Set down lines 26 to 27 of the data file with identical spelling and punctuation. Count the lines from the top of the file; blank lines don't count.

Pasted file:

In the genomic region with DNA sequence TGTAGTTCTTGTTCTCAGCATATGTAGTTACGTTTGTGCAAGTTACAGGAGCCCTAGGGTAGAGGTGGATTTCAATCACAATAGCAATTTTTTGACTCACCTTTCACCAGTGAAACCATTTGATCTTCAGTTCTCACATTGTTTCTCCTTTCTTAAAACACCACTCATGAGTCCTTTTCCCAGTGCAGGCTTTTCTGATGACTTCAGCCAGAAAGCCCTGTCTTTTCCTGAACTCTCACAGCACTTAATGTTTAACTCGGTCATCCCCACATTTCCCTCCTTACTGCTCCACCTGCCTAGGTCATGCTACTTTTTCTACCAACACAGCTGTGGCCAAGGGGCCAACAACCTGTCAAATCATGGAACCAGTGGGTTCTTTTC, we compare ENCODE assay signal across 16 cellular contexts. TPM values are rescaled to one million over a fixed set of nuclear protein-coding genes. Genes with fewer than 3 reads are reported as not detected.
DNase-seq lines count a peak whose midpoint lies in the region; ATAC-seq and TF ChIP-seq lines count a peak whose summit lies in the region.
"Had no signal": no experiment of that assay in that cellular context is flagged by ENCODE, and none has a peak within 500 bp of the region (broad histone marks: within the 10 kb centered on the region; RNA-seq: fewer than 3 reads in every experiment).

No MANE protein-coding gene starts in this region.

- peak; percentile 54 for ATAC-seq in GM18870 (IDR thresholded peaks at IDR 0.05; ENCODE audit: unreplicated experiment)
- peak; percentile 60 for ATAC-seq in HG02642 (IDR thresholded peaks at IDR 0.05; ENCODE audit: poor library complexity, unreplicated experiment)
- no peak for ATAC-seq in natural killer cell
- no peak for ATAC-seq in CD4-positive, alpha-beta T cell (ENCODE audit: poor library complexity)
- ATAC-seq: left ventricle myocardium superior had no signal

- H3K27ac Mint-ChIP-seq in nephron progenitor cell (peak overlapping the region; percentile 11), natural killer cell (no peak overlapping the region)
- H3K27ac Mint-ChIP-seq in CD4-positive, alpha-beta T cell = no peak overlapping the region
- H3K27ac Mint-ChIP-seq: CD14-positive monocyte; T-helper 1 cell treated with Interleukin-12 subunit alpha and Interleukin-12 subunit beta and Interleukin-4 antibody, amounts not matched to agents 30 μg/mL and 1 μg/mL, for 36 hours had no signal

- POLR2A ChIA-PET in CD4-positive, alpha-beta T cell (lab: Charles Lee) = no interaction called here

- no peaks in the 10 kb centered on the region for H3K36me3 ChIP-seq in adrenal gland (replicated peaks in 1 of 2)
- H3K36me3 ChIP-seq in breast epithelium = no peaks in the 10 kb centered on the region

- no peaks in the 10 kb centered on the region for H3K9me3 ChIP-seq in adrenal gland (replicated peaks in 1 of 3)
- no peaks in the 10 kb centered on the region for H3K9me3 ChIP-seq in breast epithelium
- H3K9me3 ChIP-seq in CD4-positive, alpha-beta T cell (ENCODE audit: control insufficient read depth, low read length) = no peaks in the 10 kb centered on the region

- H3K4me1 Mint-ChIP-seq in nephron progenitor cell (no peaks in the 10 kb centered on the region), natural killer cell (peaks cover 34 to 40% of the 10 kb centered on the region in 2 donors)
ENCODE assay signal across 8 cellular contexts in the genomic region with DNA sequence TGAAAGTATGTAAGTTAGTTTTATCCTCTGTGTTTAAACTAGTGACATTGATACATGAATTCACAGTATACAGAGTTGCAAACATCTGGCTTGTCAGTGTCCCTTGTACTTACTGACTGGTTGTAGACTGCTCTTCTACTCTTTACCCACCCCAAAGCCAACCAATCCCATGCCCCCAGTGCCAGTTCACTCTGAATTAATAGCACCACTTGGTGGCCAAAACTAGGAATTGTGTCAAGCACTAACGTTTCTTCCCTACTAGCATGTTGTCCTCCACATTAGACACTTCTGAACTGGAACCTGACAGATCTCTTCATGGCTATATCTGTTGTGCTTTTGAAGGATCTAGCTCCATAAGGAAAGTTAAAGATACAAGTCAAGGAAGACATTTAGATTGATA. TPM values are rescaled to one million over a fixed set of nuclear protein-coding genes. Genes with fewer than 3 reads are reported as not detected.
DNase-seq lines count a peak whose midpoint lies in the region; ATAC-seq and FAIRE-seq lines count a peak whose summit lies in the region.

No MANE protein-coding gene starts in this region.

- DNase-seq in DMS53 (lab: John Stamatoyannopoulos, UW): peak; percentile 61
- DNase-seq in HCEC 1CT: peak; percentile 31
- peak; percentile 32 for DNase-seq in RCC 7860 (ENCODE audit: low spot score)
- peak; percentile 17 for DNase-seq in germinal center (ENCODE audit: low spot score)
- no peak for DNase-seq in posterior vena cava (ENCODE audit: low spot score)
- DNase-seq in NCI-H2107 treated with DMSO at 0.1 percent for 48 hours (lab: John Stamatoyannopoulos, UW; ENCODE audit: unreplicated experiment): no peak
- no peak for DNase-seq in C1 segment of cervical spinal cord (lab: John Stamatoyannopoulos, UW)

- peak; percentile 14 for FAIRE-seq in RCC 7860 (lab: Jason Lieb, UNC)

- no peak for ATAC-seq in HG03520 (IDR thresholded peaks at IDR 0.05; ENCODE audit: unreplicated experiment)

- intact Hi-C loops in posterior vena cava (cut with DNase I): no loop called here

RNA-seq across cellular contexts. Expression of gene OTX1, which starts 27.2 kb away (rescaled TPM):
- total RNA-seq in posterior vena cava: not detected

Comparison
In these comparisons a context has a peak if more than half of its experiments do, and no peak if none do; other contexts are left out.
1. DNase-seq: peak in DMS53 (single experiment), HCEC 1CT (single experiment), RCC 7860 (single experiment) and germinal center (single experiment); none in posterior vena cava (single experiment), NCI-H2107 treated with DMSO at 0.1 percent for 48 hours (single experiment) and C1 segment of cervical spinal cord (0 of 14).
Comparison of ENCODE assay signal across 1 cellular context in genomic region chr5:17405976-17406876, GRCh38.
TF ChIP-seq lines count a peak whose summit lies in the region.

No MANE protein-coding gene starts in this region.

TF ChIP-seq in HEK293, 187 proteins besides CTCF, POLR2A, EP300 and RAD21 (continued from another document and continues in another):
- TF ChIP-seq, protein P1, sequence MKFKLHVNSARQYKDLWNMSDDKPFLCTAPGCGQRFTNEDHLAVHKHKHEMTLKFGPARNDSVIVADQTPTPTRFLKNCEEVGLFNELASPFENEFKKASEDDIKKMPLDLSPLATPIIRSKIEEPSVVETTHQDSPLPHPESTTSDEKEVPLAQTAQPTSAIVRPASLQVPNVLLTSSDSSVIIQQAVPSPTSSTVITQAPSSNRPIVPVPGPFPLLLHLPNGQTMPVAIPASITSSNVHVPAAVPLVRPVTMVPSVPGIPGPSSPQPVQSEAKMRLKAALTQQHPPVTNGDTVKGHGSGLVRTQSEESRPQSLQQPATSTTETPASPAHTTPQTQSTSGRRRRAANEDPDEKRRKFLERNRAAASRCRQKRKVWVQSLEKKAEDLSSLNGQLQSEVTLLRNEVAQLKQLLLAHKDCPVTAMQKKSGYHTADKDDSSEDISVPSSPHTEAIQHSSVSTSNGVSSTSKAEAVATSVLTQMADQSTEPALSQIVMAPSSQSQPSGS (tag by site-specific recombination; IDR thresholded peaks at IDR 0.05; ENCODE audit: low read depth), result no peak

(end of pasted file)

- peak; percentile 17 for DNase-seq in germinal center (ENCODE audit: low spot score)
- no peak for DNase-seq in posterior vena cava (ENCODE audit: low spot score)